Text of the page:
Final Inspection

Reliance on New Market Economies a Cautionary Tale

It’s no longer enough for a global village to build a car industry. What’s needed are responsible governments that value and support their domestic automakers.

Global automakers once coddled emerging economies like shiny pennies, looking to them to offset the cyclical highs and lows of vehicle sales and production in their home markets – providing the yin to every yang, if you will.

But it’s no longer enough for a global village to build a car industry. What’s needed almost everywhere you look these days are responsible governments that value and support their domestic automakers. And that, folks, is getting harder to find.

Take the vaunted Asia-Pacific region as one example of the good, the bad and the ugly. First stop: India.

On a trip to inspect a U.S. automotive supplier’s new components’ plant near Delhi some years ago, I recall our local travel guide explaining how the country’s caste system was more complex than outsiders realized.

Indian society traditionally was divided into four castes, from the ranking Brahmins (priests and teachers) to Kshatriyas (warriors and rulers) to Vaishyas (merchants) and Shudras (laborers). Below them were the lowly Dalits, commonly called the untouchables.

But new metrics had created multiple layers in India’s social hierarchy, especially among the lower ranks, the guide said, depending not only on one’s cultural background but also his job and education – from say policeman to bus driver and street vender.

That makes the recent election of India’s new Prime Minister Narendra Modi, the son of a lower-caste tea-seller from Ghazipur, Uttar Pradesh, all the more remarkable.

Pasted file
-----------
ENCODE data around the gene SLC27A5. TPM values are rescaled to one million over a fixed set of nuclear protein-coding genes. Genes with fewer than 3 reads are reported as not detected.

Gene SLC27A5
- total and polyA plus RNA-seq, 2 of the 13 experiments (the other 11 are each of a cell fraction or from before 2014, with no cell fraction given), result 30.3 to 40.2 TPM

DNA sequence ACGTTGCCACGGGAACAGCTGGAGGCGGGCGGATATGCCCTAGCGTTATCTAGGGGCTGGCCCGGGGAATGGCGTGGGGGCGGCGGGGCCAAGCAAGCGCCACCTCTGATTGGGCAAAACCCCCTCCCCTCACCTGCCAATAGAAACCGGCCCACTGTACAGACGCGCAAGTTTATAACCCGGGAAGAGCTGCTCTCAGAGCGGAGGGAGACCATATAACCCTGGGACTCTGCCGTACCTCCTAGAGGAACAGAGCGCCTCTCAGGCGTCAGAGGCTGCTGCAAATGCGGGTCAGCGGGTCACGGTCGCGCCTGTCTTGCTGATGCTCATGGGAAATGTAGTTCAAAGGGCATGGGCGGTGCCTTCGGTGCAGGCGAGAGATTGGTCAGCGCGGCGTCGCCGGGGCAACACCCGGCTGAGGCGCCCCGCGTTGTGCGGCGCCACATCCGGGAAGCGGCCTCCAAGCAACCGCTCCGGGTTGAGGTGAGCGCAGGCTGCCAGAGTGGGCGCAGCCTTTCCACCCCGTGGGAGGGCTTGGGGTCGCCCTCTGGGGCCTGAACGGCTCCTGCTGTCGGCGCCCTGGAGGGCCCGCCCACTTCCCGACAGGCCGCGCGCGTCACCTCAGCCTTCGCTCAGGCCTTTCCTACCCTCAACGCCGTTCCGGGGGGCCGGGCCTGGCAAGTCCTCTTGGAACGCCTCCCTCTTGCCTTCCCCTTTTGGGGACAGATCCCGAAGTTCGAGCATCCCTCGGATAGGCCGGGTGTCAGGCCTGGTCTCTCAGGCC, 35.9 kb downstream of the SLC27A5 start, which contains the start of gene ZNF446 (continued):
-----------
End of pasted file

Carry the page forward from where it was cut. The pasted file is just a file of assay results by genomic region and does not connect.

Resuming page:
Modi, who is 63 and was sworn in on May 26, and his Bharatiya Janata Party rolled over the incumbent alliance lead by the Congress Party, capturing 281 of 543 seats in the lower house of Parliament and giving India a clear majority rule after decades of loosely tied coalitions.

The hope is that Modi’s uncommon rise will serve him well in helping the world’s 10th-largest economy regain its place among new-market economies.

Once mentioned in the same rarified breath as China, especially when it came to two country’s emerging auto industries, India’s two ruling administrations over the last 10 years have brought the country’s once-promising economy to its knees.

Building and selling cars in India today means struggling with high unemployment, soaring inflation, climbing interest rates, onerous taxes and unstable fuel prices.

Automakers, whose sales continue to tumble amid falling consumer confidence, now look for a reversal of fortune in the belief Modi’s new government will put an end to policies that have stifled the industry, writes WardsAuto correspondent Sudhakar Shah.

Tata, the leading domestic car maker by revenue and owner of Jaguar Land Rover, for example, recently reported a 38% drop in domestic passenger-vehicle sales for the last fiscal year.

And the beat goes on, with industrywide auto sales for the first four months of 2014 down 10.7% to just over 1 million units from prior-year, WardsAuto data shows.

Clearly, there is much for the new government to do to right the economy and save its auto industry. But India is not the only emerging auto market to suffer from the whims of government policy in recent times.

Thailand Another Not-So-Hot Spot

Political unrest in Thailand, Southeast Asia’s second-largest economy, led to an army-imposed state of martial law followed by a full-blooded coup in May in an attempt to thwart a populist movement that has won every national election since 2001.